INCIDENT | Malaysia Airlines Flight MH-71 Encounters Engine Trouble, Diverts to Tokyo Haneda

On May 11th, a Malaysia Airlines Airbus A350-900 with registration number 9M-MAD was en route from Tokyo Narita in Japan to Kuala Lumpur, Malaysia, on flight MH-71 when it encountered a technical issue with its left-hand Trent XWB engine. At the time of the incident, the aircraft was cruising at an altitude of approximately 40,000 feet over the East China Sea, covering a distance of around 730 nautical miles southwest of Tokyo.


As a result of the engine issue, the flight crew decided to turn back and divert to Tokyo Haneda Airport. The plane descended to a safe altitude of 23,000 feet before landing safely on Haneda's runway 34L after about two hours of the diversion. However, the flight had to be canceled due to the incident.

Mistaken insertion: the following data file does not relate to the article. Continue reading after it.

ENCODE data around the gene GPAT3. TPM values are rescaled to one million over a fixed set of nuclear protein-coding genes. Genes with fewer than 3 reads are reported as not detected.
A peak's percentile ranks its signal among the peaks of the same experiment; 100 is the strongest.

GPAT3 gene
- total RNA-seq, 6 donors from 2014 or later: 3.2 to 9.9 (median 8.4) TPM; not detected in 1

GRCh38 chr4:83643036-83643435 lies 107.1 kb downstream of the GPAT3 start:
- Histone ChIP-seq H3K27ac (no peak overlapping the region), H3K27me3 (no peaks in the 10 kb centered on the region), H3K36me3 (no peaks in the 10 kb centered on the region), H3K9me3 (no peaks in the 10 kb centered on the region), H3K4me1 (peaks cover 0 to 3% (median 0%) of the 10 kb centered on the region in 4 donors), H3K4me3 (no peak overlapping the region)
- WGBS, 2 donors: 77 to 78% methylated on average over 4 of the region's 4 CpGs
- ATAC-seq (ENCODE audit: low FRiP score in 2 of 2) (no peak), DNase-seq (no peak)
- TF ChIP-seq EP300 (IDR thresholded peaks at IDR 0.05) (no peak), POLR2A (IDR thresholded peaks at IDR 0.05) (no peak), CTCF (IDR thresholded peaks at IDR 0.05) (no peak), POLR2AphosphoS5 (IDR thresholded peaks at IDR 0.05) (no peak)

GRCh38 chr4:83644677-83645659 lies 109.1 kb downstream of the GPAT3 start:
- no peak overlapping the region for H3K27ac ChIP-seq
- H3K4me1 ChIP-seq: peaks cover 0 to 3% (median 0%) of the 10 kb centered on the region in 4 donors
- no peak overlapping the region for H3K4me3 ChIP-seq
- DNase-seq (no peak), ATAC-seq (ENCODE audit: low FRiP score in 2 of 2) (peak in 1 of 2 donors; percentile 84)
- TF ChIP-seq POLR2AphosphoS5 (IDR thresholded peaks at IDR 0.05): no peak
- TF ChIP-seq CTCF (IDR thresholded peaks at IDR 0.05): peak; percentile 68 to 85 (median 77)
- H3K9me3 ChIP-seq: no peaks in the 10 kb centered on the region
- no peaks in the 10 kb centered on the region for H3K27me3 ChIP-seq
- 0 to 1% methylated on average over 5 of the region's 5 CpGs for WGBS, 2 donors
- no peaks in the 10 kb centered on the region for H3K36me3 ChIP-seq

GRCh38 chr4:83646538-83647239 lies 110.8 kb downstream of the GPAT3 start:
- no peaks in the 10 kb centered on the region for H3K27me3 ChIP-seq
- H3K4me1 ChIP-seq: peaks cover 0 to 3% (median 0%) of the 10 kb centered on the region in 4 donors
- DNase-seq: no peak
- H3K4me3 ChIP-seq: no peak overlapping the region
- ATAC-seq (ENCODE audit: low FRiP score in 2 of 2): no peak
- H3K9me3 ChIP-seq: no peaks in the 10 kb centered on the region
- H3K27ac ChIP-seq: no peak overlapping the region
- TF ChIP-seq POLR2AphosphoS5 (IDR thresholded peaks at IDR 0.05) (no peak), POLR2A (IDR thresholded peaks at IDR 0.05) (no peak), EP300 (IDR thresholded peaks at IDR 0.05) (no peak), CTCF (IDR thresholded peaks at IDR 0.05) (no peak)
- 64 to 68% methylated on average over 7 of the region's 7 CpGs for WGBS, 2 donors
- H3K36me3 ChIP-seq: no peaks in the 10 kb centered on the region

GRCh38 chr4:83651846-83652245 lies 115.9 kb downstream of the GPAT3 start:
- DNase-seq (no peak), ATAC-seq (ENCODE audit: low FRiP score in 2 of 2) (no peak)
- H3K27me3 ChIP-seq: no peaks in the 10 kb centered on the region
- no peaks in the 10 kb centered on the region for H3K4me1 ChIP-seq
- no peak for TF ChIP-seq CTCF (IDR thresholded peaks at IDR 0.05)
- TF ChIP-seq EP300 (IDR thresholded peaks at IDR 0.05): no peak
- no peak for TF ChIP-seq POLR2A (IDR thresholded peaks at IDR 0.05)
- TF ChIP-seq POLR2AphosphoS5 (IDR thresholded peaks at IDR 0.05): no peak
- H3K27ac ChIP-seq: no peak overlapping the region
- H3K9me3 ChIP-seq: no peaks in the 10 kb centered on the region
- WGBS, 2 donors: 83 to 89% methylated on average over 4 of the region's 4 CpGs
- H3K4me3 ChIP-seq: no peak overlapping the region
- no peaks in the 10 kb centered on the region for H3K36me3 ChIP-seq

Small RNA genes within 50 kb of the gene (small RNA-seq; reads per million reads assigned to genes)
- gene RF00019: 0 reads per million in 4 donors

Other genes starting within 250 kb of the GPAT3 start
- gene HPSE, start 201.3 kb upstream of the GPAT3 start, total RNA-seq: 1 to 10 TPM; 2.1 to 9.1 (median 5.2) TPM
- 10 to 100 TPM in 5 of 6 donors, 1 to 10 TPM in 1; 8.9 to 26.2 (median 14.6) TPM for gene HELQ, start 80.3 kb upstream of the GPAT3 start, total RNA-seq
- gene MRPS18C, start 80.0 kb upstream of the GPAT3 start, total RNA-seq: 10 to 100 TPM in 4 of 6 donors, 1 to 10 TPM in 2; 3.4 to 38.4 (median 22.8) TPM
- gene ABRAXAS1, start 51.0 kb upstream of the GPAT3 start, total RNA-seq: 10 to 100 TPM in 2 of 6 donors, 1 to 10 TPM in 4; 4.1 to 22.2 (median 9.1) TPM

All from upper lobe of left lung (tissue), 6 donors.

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There are conflicting reports on the cause of the diversion. Malaysia Airlines attributed it to a "technical problem with one of the engine instruments," while Japan's Ministry of Transport stated that the diversion occurred due to a complete engine failure.

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After the landing, Tokyo Haneda's runway 34L was closed for about an hour to allow for inspections and to ensure there were no leaks from the aircraft. As of now, almost 49 hours after landing, the plane is still in Tokyo and hasn't resumed its flights yet.

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